Panel to choose top cop

| 12/03/2009

(CNS): Following a tumultuous year for the Royal Cayman Islands Police Service (RCIPS) which saw four police commissioners following the suspension of Stuart Kernohan (left) from the post 27 March 2008, Governor Stuart Jack has announced that the new police commissioner will be selected, not solely by the UK through his office as done previously, but by a panel that will include private sector representatives which will take community input into account.

The position, which has been advertised locally, regionally and internationally, has attracted 37 applicants from eleven different countries, including the current Acting PC James Smith and former RCIPS Detective Chief Superintendent Derek Haines. Short-listed candidates will go through a two-day recruitment process on island in March and April. It is anticipated that the successful candidate will take up his or her duties in June or July 2009.

At Cabinet press briefing this morning, Minister Alden McLaughlin described the recruitment panel as "a step in the right direction", and pointed out that under the new proposed Constitution, the Cayman Islands would have a National Security Council which would appoint police commissioners.

Describing the new recruitment process as “a move towards greater community involvement in Cayman’s policing”, the Governor’s Office announced this morning, Thursday 12 March, that Governor Jack will chair the panel, which comprises lawyer and partner with the Maitland Group, Sara Collins; accountant and Regional Managing Partner with Ernst and Young, Dan Scott; Deputy Chief Secretary for the Portfolio of Internal and External Affairs, Donovan Ebanks, who will serve as deputy chair; and Strategic Advisor for the portfolio, Peter Gough.

The panel will also include policing expert, David Blakey from Her Majesty’s Inspectorate of Constabulary in the UK. Blakey was formerly Chief Constable of West Mercia Constabulary and President of the Association of Chief Police Officers. He also inspected the Bermuda Police Service and the Gibraltar Police. Blakey recently produced a report for the Prison Service in 2008 on how illicit drugs get into prisons and is a Commissioner with the United Kingdom Drugs Policy Commission.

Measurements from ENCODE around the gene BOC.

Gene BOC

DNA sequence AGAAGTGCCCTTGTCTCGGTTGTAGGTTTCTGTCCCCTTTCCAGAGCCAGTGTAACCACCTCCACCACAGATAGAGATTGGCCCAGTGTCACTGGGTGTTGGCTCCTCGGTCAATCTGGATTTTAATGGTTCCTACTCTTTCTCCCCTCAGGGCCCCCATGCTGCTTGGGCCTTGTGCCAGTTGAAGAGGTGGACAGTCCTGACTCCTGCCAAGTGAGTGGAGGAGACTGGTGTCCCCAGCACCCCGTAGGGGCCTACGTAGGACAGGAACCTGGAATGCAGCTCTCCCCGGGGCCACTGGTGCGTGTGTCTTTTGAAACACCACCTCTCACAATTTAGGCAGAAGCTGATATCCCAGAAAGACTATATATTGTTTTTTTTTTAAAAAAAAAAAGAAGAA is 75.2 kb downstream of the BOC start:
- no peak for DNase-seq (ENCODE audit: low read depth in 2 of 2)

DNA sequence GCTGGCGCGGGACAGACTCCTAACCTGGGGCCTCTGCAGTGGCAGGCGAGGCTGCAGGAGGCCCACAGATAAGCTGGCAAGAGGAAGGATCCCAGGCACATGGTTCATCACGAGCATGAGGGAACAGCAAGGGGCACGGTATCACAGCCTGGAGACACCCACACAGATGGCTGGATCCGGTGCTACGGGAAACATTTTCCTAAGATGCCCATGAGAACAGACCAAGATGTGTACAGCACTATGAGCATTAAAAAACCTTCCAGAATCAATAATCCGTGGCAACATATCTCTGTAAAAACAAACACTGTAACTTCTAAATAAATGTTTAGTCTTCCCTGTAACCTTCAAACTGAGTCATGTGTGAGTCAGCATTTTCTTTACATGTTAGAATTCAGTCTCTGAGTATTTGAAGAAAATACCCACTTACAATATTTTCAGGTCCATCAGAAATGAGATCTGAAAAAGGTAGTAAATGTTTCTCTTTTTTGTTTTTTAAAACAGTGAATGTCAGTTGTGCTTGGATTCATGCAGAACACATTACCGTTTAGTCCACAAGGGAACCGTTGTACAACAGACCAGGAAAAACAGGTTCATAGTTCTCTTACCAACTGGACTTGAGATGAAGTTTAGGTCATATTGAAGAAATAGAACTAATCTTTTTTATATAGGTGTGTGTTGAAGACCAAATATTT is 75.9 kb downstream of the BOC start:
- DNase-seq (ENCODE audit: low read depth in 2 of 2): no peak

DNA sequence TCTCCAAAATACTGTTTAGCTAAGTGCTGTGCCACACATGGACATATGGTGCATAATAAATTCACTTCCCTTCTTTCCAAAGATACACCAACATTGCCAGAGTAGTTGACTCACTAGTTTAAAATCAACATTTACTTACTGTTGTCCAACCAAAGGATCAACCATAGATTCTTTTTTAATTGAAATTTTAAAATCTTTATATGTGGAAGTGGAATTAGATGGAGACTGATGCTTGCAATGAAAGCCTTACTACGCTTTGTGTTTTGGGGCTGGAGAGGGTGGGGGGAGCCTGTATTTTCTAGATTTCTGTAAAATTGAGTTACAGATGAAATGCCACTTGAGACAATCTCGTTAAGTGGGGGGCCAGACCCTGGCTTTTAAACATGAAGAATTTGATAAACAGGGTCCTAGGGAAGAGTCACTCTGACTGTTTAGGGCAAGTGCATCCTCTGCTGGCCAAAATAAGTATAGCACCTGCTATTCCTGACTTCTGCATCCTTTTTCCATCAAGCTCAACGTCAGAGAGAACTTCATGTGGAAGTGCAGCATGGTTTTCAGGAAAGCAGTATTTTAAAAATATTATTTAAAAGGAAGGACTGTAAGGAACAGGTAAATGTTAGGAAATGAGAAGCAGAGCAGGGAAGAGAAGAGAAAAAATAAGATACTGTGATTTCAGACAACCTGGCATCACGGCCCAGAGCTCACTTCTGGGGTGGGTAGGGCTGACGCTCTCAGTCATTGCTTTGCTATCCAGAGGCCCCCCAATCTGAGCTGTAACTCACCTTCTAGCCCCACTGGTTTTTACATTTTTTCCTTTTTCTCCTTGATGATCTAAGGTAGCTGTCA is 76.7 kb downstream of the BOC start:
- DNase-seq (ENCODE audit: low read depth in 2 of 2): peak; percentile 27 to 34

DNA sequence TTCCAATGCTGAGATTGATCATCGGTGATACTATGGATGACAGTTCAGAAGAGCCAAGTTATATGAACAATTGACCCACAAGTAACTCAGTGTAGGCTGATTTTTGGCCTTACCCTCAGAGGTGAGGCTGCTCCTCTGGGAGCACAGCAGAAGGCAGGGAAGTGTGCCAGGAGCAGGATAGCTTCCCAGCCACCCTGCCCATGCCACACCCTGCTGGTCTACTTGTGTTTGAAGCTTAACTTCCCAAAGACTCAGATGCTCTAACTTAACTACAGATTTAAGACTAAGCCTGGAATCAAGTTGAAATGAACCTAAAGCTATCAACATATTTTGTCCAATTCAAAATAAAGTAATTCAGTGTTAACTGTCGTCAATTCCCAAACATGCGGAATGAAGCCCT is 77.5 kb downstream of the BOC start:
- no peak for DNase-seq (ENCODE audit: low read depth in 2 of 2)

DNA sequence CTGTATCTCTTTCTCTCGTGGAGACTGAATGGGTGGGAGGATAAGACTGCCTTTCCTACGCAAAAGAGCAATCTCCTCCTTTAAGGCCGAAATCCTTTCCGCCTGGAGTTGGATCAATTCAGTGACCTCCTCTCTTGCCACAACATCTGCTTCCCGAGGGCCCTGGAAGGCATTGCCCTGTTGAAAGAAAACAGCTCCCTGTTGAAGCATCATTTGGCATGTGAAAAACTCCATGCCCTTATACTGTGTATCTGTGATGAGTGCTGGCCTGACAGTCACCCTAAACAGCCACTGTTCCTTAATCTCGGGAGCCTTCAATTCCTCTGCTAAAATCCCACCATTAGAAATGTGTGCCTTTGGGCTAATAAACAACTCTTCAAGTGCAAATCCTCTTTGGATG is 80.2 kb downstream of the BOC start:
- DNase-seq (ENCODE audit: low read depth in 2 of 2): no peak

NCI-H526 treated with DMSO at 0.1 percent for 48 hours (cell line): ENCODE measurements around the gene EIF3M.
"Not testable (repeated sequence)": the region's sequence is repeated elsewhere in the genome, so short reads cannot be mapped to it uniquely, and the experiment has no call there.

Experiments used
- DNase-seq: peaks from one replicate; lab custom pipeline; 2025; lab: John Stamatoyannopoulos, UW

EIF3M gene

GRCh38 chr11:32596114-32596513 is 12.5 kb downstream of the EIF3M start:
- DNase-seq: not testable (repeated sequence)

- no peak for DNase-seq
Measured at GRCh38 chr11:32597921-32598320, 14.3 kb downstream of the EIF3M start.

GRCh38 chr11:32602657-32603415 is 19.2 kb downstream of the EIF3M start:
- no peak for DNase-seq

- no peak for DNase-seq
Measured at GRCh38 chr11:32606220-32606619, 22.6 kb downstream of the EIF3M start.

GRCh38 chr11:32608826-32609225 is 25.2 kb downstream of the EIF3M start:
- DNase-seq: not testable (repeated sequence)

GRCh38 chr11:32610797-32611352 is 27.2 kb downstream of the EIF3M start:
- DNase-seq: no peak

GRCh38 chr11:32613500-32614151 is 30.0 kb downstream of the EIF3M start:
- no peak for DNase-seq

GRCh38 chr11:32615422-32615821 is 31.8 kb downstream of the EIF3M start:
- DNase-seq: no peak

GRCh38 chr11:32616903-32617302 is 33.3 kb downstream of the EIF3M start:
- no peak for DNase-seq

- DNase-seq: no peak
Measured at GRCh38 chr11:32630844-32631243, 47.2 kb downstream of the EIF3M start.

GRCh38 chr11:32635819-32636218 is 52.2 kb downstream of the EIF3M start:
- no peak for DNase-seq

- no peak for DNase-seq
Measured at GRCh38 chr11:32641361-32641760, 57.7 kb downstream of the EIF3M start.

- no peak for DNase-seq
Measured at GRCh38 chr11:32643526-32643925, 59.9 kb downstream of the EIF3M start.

The release from the governor said he had given the task of recruitment to the Portfolio of Internal and External Affairs, which had established the new process and would assist the panel to take soundings from the community and other stakeholders so that they could hear what the community considers important in the area of policing.

The governor said in his release, “I recognize that community stakeholder involvement is critical to the development of a modern effective police force. In this regard, the process and the recruitment panel for the new commissioner of police reflect those stakeholders.” He added, “An important part of modern policing world-wide increasingly involves citizens and customers in shaping the way they operate and the Royal Cayman Islands Police Service is no exception.”

Deputy Chief Secretary Ebanks added, “We are extremely fortunate to have the services of Sara Collins and Dan Scott; they will bring a broad range of expertise to the selection process.” Gough predicted that the community soundings would provide very useful information to the selectionpanel and underscored the importance of empowering citizens through an enhanced role for the public’s voice in policing.

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